- Continue to publish on the existing page once a week for two to three weeks about the group (also, message everyone who should be in the group). Consider promoting the post about the page (you can do so for as little as $10)
- “Unpublish" the page first before totally deleting it. That way you can keep the information and transfer it over slowly if needed
- Finally, delete the page.
*If your “page” is actually a personal profile, you need to change it over immediately. It’s against Facebook’s rules: See here.
General Tips and Tricks
If you’ve determined that a social media presence is right for you, here are some helpful hints for success:
Establish Goals: What do you hope to get out of a social media presence? Attendance at events? Student or alumni involvement? More recruits?
Have a Plan and Measure: Create a schedule for posting. Have an idea of the kinds of things you will post and when. Be consistent and current. Virtually all social media sites have built-in tools to help you measure the response you are receiving. You should also measure against your stated goals.
Less Words, More Photos: “Brevity is the soul of wit” and social media. Keep verbiage to a minimum (even if you don’t have to such as on Twitter). Post photos, galleries and links instead. Show, don’t tell.
Interaction Is King: It’s called “social” media for a reason. Get in the habit of liking other people’s posts and comments, re-tweeting and sharing content. The more you do so, the more traction your presence will get.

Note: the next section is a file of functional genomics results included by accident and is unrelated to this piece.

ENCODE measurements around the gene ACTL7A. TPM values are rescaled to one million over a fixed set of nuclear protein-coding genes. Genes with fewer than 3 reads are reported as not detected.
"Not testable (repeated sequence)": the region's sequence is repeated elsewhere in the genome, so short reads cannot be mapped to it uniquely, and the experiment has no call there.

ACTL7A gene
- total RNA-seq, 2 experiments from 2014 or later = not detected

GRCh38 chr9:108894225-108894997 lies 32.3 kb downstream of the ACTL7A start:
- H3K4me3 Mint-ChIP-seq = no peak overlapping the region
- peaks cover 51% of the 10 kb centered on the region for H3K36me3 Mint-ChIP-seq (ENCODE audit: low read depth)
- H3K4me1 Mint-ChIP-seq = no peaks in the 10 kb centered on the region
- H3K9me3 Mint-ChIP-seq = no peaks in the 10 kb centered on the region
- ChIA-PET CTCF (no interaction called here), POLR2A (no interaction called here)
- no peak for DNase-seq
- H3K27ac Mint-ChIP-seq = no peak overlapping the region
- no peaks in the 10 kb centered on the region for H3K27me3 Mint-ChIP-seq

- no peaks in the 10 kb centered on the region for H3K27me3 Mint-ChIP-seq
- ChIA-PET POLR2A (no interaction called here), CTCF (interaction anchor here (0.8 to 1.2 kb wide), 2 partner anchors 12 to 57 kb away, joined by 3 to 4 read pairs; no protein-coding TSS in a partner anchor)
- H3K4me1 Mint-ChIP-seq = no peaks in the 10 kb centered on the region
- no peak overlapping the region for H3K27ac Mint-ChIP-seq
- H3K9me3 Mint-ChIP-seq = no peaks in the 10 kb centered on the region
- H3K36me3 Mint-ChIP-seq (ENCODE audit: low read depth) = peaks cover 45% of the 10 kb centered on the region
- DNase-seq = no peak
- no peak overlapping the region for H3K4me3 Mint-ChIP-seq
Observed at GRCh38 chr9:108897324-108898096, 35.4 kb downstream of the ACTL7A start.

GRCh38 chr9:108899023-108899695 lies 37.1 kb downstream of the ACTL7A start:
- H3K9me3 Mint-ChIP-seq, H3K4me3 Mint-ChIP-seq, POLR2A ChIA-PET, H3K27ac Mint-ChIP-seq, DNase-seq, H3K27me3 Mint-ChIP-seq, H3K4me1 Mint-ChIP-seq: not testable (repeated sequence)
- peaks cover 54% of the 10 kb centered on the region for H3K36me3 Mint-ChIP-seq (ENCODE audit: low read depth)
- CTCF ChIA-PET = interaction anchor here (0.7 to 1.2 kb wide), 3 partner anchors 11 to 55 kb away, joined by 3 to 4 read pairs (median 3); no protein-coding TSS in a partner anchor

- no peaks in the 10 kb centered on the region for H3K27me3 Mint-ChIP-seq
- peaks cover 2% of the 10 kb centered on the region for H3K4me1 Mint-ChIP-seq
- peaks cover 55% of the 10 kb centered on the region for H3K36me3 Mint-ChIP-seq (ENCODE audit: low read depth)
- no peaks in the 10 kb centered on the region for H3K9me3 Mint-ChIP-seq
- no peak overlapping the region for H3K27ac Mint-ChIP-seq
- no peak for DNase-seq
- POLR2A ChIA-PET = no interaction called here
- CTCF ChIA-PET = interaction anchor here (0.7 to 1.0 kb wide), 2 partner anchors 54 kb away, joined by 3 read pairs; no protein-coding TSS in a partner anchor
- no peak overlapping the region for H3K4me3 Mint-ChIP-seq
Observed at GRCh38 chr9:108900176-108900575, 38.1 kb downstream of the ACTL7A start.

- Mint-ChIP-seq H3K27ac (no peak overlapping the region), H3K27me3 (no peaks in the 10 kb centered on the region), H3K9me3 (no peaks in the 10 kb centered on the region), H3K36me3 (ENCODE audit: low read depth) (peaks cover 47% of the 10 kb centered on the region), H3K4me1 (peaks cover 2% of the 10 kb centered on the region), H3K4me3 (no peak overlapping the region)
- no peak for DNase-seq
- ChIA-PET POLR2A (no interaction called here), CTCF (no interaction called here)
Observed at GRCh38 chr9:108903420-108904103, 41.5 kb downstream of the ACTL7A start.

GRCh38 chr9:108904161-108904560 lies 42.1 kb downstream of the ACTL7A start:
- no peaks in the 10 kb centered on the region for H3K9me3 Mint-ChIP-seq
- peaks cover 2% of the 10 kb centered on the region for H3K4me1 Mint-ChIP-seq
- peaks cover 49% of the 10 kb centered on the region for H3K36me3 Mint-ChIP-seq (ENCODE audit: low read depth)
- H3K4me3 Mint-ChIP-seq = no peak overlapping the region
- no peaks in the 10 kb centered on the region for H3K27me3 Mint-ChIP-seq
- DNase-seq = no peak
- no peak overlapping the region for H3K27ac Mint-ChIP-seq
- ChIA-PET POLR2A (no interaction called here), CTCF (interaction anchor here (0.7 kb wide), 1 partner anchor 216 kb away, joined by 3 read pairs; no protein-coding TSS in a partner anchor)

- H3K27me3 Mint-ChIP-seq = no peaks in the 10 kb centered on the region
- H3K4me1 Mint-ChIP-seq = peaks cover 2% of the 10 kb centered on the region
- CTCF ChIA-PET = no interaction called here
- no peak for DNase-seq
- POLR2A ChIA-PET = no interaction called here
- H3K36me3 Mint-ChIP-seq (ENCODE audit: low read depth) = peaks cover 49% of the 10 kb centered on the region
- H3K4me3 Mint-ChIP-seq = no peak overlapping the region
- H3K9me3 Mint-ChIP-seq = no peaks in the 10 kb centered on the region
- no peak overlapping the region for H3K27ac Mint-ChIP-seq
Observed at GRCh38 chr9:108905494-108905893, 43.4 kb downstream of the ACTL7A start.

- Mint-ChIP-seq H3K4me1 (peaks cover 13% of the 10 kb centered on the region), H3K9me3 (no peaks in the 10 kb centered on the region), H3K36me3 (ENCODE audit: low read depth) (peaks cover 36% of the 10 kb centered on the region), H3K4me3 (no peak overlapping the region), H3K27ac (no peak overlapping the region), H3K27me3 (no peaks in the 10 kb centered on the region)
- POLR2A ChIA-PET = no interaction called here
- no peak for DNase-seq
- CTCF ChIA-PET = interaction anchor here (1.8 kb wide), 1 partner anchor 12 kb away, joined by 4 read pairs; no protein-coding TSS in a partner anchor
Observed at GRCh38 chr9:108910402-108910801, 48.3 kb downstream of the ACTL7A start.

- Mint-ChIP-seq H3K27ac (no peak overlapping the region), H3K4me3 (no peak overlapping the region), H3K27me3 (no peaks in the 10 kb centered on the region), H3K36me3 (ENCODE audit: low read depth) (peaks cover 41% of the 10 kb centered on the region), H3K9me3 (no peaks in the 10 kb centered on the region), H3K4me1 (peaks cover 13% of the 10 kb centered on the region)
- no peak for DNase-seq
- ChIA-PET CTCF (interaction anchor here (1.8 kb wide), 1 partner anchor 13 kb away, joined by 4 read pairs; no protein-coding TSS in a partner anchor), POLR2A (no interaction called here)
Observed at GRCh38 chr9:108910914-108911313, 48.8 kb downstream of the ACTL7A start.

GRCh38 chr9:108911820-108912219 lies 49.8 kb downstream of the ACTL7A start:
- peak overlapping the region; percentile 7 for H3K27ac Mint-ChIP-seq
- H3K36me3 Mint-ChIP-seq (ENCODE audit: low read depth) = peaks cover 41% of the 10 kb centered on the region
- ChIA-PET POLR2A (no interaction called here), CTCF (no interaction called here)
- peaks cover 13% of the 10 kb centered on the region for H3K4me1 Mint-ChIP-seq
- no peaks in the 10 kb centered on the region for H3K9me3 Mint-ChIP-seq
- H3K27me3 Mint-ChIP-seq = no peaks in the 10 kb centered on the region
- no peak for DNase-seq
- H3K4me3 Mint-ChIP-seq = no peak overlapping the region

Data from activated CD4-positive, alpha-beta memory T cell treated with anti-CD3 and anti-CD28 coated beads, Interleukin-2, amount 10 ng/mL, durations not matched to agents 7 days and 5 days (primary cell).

Tag It and Don’t Forget It: Hashtags are key not only on Twitter but on a growing number of social media sites. Here’s a primer on using hashtags.
Prepare to Evolve. Change is the name of the game on social media and online in general. What’s true today probably won’t be next month or next year. Be a lifelong learner.
Web First, Then Social Media: Social media is not a replacement for a traditional website. Your primary online presence should exist in your section of www.vwu.edu (or vwcathletics.com). If the information there is outdated, contact Marketing and Communications (or Sports Information) to correct it.
Perhaps a Promotion? More and more, social media sites are looking to capitalize on businesses using them as a marketing tool. Translation: they want you to pay to be seen. Paid social media advertising can be a consideration for big events or initiatives. Prices vary widely. Consult Marketing and Communications.
Utilize VWU “Hubs”: Got something to share that’s right for a bigger audience? Consider going through one of the University’s social media hubs. See “VWU HUBS” above.